In This Article Expand or collapse the "in this article" section North Africa from 600 to 1800

  • Introduction
  • General Overviews
  • Historiographic and Anthropological Approaches
  • Early Medieval Western Maghrib and Sahara
  • Eastern Maghrib and the Fatimids
  • The Almoravids and the Almohads
  • Late Medieval Period (The Marinids, Zayyanids, and Hafsids)
  • Saints, Marabouts, and Ottomans

African Studies North Africa from 600 to 1800
Allen Fromherz
  • LAST REVIEWED: 25 October 2012
  • LAST MODIFIED: 25 October 2012
  • DOI: 10.1093/obo/9780199846733-0092


North Africa was shaped fundamentally by the coming of Islam and the subsequent migration of large numbers of Arab peoples. Although the Romans and the Phoenicians made important contributions, especially on the coasts and in fertile valleys, they did not alter the religious, linguistic character of North African society as deeply as did the Muslim conquests. Even though Sunni Islam has generally become the clear, dominant religion, many instances of resistance to orthodoxy have occurred in the North African frontier. Also, the Berber peoples, never happy to be under the yoke of central urban authority, were frequently organized under various religious ideologies. In the early 21st century Arabs and Berbers often see themselves as part of the same community and culture, especially because they have united for common cause against European rule and interference.

General Overviews

Several respected overviews are available on the history of North Africa (a region also called the Maghrib in Arabic), from the Islamic conquests of the 7th century to the early 21st century. Some of these studies focus on the Berbers, the original inhabitants of the Maghrib, and their interactions with the Arabs over time (Brett and Fentress 1995). Other important works, such as the history of the Maghrib in Abun-Nasr 1987, view the historical development of the religion of Islam and its interaction with the particularities of North Africa as the overarching theme. Several classic books by French authors were influenced by decades of French colonial schools and studies. These works, somewhat dated and a source of some controversy, include Julien 1970 and Bel 1938. A good introduction to these historiographical controversies is provided by Hannoum 2008 (cited under Historiographic and Anthropological Approaches). Other works reacted to colonial histories: those by prominent North African historians who sought to reclaim their history from European domination. The most famous of these was Laroui 1977, an interpretative history of North Africa. Azaykou 2002 is representative of the interpretive histories and essays popular in this genre. Naylor 2009 examines the Maghrib and its interactions with Egypt. For a work interspersed with compelling English translations of primary sources, see the excellent and accessible Norris 1982, which is, unfortunately, out of print.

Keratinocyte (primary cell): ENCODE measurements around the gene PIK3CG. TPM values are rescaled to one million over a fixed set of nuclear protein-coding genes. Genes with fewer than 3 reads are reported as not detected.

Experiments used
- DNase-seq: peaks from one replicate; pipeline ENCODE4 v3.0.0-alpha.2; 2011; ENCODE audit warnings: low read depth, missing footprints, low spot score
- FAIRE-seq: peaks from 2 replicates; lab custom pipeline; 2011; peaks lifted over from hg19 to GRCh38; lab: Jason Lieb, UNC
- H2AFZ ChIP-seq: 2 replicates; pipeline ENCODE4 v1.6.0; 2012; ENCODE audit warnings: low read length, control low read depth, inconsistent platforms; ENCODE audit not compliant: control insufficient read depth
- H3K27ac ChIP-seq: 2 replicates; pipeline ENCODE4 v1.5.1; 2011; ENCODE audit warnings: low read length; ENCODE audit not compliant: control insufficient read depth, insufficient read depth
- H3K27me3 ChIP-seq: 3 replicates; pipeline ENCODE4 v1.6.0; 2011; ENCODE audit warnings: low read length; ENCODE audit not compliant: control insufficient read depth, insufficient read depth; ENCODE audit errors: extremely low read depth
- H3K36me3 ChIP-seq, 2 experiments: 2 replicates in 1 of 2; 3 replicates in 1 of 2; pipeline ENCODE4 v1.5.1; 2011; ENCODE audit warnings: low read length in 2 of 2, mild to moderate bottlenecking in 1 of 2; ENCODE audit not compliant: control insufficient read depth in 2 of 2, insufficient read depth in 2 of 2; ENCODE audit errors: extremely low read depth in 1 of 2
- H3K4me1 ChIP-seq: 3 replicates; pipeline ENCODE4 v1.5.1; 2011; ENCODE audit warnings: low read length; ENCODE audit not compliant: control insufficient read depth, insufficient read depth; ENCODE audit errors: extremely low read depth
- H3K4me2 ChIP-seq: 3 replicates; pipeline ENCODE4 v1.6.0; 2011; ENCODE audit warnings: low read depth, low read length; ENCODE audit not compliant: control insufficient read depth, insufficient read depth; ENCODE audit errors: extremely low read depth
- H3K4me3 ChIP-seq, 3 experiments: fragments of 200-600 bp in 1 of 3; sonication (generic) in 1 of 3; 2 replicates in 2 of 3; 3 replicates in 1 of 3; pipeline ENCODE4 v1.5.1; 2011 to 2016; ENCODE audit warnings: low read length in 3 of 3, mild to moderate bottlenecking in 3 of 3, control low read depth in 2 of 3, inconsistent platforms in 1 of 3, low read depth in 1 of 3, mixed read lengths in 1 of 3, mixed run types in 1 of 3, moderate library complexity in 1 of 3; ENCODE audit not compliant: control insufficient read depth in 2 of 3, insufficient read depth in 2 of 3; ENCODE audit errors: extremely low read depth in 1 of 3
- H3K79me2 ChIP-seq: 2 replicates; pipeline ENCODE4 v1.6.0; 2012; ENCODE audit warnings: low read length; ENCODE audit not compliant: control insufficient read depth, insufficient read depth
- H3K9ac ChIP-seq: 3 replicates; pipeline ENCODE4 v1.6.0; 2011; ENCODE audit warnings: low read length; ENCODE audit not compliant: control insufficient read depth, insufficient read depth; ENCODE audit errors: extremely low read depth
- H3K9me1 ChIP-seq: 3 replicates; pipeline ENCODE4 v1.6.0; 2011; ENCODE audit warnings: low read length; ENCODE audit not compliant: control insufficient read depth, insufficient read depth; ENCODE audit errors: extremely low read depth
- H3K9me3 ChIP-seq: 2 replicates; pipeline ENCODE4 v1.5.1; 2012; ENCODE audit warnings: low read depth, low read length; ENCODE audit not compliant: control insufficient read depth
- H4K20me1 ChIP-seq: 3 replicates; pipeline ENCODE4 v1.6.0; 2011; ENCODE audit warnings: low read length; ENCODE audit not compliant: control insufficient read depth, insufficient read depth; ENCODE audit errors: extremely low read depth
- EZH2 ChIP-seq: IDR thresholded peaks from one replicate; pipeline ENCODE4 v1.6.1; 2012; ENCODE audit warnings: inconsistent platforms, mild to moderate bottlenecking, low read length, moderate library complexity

• Abun-Nasr, Jamil M. A History of the Maghrib in the Islamic Period. Cambridge, UK: Cambridge University Press, 1987.

    DOI: 10.1017/CBO9780511608100

    Perhaps the most widely used and referenced general history for scholars of North Africa in English, Abun-Nasr’s analysis is both carefully rooted in sources and insightful in most of his general observations.

  • Azaykou, Ali Sidqi. Histoire du Maroc et ses possibles interprétations: Recueil d’articles. Rabat, Morocco: Centre Tarik Ibn Zyad, 2002.

    Born 1942 in the Moroccan village of Igran n tuinght, Azaykou provides a critical, and often philosophical, interpretation of general trends in North African history.

  • Bel, Alfred. La religion musulmane en Berbérie. Paris: Geuthner, 1938.

    Although critiqued as an example of colonial bias, Bel’s volume still contains information and research into the fundamental question about the interaction between Islam, a religion brought to North Africa by the Arab invasions, and its permutations in Berber society.

  • Brett, Michael, and Elizabeth Fentress. The Berbers. Oxford: Blackwell, 1995.

    This is a comprehensive text on the history of the Berber people of North Africa and includes general historical information on North Africa as a whole, especially the interaction between Berbers and Arabs in the region.

  • Julien, Charles André. History of North Africa, Tunisia, Algeria, Morocco. Edited and revised by R. Le Tourneau. New York: Praeger, 1970.

    Originally published in 1926 and considered the classic text, Julien’s volume is still used as a starting point for research on the region. Despite the existence of updated interpretations and accounts and critiques of his colonial bias, many of his conclusions remain relevant.

  • Laroui, Abdallah. The History of the Maghreb: An Interpretive Essay. Translated from the French by Ralph Manheim. Princeton, NJ: Princeton University Press, 1977.

    Originally published in 1970. This classic interpretive and historiographic alternative to colonial histories found a wide audience outside of the region and the discipline of history. As teacher to the royal family, Laroui is both a member of the Moroccan elite and, at times, an impassioned critic of the North African political system. Text available online.

  • Naylor, Phillip C. North Africa: A History from Antiquity to the Present. Austin: University of Texas Press, 2009.

    A general survey of the history of the region including Egypt, this text integrates several key themes and discusses the historical background for current events.

  • Norris, H. T. The Berbers in Arabic Literature. London: Longman, 1982.

    This text is an excellent reference for scholars and for students just beginning their research of the region. More a commentary on sources than a singular narrative, it allows the reader to digest directly from primary sources. The bibliography is a mine of references.

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